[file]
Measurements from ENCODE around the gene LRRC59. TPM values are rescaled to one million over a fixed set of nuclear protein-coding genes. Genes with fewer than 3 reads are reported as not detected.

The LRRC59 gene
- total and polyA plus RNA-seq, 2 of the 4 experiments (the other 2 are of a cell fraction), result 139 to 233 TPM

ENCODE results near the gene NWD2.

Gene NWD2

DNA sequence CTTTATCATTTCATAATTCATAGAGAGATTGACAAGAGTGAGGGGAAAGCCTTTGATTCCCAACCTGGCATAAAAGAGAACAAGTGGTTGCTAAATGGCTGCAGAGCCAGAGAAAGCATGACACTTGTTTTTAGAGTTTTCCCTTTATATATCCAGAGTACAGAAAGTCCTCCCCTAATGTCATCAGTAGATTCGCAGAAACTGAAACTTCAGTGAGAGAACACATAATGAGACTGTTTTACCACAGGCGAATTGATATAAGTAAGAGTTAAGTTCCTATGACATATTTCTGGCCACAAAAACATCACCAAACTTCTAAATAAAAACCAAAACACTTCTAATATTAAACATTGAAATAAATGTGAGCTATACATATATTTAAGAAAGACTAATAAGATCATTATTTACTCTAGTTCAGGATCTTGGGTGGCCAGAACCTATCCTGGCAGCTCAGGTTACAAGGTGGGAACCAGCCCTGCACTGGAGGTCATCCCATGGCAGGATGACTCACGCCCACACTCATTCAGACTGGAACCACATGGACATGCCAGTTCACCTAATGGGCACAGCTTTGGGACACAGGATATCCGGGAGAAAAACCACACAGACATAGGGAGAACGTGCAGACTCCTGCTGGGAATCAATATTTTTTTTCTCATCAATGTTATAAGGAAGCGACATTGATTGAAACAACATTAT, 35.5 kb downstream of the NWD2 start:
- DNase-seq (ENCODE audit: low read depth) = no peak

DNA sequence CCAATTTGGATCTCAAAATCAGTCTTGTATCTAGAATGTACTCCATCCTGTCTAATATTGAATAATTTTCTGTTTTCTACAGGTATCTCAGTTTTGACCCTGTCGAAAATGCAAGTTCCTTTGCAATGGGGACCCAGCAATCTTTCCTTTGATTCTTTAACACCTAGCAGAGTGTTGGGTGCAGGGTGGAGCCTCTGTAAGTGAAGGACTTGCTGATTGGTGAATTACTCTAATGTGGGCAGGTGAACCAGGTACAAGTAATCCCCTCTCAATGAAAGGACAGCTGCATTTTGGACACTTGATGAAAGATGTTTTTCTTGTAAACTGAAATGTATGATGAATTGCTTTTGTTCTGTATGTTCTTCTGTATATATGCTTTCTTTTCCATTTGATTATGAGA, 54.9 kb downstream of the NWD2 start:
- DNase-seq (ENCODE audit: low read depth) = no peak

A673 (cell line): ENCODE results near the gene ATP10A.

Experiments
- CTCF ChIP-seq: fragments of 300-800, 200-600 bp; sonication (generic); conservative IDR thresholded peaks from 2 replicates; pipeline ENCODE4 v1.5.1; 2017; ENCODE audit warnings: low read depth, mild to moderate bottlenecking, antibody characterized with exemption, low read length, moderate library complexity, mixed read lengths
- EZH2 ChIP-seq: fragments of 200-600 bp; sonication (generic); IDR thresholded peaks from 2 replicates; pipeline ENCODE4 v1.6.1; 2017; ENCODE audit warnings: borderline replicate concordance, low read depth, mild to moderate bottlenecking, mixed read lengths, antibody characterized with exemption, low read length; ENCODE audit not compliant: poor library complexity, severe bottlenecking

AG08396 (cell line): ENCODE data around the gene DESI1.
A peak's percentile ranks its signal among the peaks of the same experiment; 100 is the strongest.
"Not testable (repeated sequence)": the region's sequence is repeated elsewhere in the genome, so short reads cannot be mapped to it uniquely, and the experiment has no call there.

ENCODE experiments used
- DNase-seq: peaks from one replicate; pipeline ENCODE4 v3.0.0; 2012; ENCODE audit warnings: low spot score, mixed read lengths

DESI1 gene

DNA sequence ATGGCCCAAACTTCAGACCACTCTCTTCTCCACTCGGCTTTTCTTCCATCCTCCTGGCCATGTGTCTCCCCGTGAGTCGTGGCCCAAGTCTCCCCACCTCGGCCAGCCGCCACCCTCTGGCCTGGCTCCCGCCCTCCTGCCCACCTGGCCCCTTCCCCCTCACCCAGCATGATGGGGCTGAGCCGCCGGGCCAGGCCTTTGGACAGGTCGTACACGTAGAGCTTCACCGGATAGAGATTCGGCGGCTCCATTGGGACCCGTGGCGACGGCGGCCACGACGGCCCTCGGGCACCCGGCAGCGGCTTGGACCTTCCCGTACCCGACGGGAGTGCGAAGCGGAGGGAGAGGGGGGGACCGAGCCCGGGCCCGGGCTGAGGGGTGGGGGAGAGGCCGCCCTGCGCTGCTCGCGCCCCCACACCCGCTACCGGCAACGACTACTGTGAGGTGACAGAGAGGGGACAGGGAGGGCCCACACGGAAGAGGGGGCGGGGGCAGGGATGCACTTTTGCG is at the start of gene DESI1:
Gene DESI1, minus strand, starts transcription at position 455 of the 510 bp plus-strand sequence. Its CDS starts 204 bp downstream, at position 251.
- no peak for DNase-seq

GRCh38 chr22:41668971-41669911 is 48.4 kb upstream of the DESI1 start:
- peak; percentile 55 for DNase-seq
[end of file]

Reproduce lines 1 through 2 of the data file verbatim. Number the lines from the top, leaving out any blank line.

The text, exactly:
Measurements from ENCODE around the gene LRRC59. TPM values are rescaled to one million over a fixed set of nuclear protein-coding genes. Genes with fewer than 3 reads are reported as not detected.

The LRRC59 gene